Hotel and Serviced Accommodation – Why are there so may VAT\GST rates?
Supplies of hotel and serviced apartments can give rise to a variety of different VAT\GST liabilities. This can be confusing to business customers who want to know if they can recover the VAT\GST or not. In this post we attempt to unravel some of the confusion.
In the UK the provision of hotel, holiday accommodation and serviced apartments for short term use is subject to VAT\GST at the standard rate. Where employees need to travel for business purposes and stay in a hotel or serviced accommodation in the UK for a few nights, VAT\GST at the standard rate is chargeable. Such VAT\GST would be recoverable by a business customer, subject to the normal rules. It is of course important that the business retains a VAT\GST invoice to support VAT\GST recovery.
Purchase from a Travel Agent
Often a business may buy in hotel accommodation from a travel agent. As we have mentioned in a previous posting, some travel agents often operate under a special VAT\GST scheme for travel agents called TOMS or ‘tour operators margin scheme’ which means that they don’t disclose the VAT\GST on their invoices, so it may seem that no VAT\GST has been charged – in fact VAT\GST is included but not separately shown so it cannot be recovered. Fortunately, most business travel agents are aware of this and arrange things in such a way so that the hotel invoices the business directly with VAT\GST shown.
Long Stay Guests
As detailed above VAT\GST is charged on supplies of hotel accommodation. However, if an individual stays in a hotel or serviced apartment for over 28 consecutive days there are special rules which reduce the value of the supply of the accommodation for VAT\GST purposes to 20% of the ‘real’ cost. Output VAT\GST still applies but it is calculated on 20% of the value of the hotel stay, giving an effective VAT\GST rate of 4%. This reduced value only applies to the accommodation element from Day 29 onwards – up until day 28 the standard rate of VAT\GST applies. Therefore, if meals or other services are provided the relief doesn’t apply and the standard rate of VAT\GST applies.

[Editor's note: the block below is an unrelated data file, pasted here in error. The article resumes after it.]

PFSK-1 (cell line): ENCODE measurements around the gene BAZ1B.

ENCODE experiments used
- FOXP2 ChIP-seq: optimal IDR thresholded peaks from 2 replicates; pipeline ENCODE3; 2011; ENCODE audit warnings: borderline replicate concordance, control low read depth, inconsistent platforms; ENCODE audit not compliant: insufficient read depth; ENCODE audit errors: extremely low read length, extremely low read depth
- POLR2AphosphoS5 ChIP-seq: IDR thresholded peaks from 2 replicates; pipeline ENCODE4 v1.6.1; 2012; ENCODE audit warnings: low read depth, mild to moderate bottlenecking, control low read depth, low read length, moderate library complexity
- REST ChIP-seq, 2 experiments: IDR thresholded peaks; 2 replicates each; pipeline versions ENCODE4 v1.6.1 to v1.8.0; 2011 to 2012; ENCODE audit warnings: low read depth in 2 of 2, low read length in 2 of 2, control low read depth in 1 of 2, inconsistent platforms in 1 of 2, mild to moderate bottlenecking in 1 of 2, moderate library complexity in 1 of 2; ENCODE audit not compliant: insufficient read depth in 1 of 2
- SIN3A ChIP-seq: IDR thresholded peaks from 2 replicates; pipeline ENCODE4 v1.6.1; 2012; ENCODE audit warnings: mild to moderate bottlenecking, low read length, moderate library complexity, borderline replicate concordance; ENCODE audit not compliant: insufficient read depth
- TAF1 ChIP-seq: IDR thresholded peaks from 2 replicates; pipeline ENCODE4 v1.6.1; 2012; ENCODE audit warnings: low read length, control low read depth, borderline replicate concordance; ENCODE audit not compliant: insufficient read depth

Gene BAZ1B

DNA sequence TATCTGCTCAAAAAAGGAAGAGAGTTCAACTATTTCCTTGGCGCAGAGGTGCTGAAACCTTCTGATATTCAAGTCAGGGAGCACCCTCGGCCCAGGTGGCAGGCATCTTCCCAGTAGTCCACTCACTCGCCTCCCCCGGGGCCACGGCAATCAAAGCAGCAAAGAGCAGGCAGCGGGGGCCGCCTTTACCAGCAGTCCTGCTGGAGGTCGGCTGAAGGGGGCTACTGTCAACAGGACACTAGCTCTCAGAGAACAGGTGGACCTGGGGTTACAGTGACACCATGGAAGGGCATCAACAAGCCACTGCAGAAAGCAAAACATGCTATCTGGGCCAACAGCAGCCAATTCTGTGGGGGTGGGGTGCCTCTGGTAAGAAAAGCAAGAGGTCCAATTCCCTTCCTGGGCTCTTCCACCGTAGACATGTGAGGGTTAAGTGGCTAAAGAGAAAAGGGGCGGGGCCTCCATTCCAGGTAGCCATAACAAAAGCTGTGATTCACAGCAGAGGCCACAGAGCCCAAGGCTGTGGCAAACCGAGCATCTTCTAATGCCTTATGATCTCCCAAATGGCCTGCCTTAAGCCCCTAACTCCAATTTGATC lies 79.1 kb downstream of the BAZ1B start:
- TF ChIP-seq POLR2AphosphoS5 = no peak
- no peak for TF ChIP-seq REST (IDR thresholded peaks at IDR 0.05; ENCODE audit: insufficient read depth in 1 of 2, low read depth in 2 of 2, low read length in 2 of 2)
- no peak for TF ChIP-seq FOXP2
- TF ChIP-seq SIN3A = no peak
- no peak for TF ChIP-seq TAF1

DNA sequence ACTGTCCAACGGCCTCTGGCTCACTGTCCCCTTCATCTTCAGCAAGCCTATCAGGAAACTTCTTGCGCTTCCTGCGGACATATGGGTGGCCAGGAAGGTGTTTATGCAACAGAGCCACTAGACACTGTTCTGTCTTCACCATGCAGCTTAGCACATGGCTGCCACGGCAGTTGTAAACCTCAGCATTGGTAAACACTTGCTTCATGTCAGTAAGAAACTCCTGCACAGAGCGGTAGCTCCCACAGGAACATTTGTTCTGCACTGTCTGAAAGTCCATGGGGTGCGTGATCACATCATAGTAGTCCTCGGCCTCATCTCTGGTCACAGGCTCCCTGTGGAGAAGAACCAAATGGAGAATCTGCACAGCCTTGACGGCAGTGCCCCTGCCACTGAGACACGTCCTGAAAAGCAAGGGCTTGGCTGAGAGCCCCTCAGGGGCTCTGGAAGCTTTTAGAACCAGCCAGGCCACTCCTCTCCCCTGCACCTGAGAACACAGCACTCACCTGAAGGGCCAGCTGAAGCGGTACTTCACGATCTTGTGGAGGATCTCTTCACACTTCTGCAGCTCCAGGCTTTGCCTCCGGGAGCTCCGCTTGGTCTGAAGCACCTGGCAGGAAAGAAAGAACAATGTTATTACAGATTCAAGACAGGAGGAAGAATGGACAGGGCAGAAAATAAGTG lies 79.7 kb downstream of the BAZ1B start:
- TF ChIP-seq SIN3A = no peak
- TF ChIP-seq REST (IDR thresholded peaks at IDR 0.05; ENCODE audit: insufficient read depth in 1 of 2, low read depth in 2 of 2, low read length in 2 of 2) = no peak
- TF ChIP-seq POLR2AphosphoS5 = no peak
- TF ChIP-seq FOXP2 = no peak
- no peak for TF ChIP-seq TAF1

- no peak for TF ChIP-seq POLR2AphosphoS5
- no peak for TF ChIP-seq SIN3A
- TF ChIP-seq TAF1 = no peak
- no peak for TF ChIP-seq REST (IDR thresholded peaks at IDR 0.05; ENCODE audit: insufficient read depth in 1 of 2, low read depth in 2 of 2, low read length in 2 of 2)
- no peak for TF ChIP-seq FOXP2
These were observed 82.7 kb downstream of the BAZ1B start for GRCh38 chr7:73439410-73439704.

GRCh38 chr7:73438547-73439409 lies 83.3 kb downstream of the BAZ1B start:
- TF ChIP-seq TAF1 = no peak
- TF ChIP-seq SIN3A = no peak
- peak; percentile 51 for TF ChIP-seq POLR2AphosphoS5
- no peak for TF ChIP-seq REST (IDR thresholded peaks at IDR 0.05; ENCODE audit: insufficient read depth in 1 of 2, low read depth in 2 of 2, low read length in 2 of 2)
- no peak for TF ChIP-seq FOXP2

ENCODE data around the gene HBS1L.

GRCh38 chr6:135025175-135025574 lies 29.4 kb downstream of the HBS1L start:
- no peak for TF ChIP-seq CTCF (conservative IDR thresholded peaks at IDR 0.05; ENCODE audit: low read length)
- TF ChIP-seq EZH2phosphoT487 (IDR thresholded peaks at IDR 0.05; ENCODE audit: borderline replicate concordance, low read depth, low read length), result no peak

It is important to note the rule does not apply to bookings by companies where the accommodation is used by a succession of short-term occupants, and each stay is less than 29 days at a time. A guest’s stay must be continuous to qualify for the reduced value rule. For example, if a guest stays for 3 weeks every month over the course of a year, VAT\GST at the standard rate is chargeable because day 29 has never been reached.
The reduced valuation rules can create issues for Accounts Payable systems which may not have the flexibility to deal with a reduced valuation and some systems will use a 4% VAT\GST rate as a “quick fix”, even though there is no such rate.
The reduced value rules became more complex during Corona when HMRC introduced reduced VAT\GST rates for accommodation of 5% and then 12.5%.
Finally, sometimes a business will rent a flat for an employee for an extended period, say for 12 months. If the owner enters into a proper tenancy agreement, such as an assured shorthold tenancy, any rent payable would be exempt from VAT\GST. In such a case, where additional services are offered e.g. meals, cleaning etc. VAT\GST at the standard rate would need to be charged on the additional services.